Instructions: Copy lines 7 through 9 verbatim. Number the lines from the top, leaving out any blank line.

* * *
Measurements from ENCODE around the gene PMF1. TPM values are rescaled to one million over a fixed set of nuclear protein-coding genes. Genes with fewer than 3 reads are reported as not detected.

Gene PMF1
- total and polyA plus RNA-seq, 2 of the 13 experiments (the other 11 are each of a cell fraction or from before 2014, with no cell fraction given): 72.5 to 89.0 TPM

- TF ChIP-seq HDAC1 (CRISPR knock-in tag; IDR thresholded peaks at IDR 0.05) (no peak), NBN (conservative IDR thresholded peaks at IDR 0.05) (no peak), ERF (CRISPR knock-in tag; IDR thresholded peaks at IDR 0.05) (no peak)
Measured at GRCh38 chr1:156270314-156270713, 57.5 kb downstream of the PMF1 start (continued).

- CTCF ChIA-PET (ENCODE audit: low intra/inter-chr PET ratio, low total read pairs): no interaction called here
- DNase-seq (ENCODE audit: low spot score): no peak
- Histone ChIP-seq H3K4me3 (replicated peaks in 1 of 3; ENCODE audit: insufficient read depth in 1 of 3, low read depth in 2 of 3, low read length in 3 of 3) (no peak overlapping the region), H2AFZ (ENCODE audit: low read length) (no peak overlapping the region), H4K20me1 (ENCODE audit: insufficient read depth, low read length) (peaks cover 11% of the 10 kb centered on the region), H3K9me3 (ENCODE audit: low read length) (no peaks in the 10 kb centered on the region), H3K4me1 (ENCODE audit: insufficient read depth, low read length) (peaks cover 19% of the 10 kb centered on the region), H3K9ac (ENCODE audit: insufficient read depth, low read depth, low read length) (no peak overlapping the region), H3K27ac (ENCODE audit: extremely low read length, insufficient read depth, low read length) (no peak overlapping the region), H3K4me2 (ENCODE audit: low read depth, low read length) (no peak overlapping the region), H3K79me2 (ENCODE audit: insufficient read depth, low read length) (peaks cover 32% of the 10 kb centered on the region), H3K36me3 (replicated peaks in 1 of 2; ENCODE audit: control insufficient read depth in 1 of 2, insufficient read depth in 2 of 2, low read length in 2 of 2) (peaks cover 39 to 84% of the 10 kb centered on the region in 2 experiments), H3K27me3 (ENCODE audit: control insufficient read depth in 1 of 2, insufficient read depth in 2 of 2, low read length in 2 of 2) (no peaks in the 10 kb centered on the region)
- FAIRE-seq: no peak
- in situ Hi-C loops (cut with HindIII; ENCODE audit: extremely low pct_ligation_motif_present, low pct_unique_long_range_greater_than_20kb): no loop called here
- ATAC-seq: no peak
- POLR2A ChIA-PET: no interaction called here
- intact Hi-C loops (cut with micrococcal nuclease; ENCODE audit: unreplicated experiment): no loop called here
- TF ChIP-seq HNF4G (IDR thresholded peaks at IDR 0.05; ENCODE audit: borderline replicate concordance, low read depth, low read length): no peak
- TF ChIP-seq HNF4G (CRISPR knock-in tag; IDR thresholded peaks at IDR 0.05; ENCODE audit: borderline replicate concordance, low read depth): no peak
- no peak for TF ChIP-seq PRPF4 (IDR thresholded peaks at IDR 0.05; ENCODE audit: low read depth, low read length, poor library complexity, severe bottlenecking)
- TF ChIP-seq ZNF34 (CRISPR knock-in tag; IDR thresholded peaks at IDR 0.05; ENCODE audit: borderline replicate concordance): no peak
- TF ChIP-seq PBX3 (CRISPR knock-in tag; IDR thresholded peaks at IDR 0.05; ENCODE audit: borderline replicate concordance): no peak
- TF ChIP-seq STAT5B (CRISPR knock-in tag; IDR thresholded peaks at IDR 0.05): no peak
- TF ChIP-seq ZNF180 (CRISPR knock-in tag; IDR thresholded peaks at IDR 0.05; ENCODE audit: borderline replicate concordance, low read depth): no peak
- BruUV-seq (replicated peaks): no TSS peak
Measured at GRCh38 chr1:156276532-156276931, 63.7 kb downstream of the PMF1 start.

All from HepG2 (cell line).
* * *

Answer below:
- DNase-seq (ENCODE audit: low spot score): no peak
- Histone ChIP-seq H3K4me3 (replicated peaks in 1 of 3; ENCODE audit: insufficient read depth in 1 of 3, low read depth in 2 of 3, low read length in 3 of 3) (no peak overlapping the region), H2AFZ (ENCODE audit: low read length) (no peak overlapping the region), H4K20me1 (ENCODE audit: insufficient read depth, low read length) (peaks cover 11% of the 10 kb centered on the region), H3K9me3 (ENCODE audit: low read length) (no peaks in the 10 kb centered on the region), H3K4me1 (ENCODE audit: insufficient read depth, low read length) (peaks cover 19% of the 10 kb centered on the region), H3K9ac (ENCODE audit: insufficient read depth, low read depth, low read length) (no peak overlapping the region), H3K27ac (ENCODE audit: extremely low read length, insufficient read depth, low read length) (no peak overlapping the region), H3K4me2 (ENCODE audit: low read depth, low read length) (no peak overlapping the region), H3K79me2 (ENCODE audit: insufficient read depth, low read length) (peaks cover 32% of the 10 kb centered on the region), H3K36me3 (replicated peaks in 1 of 2; ENCODE audit: control insufficient read depth in 1 of 2, insufficient read depth in 2 of 2, low read length in 2 of 2) (peaks cover 39 to 84% of the 10 kb centered on the region in 2 experiments), H3K27me3 (ENCODE audit: control insufficient read depth in 1 of 2, insufficient read depth in 2 of 2, low read length in 2 of 2) (no peaks in the 10 kb centered on the region)
- FAIRE-seq: no peak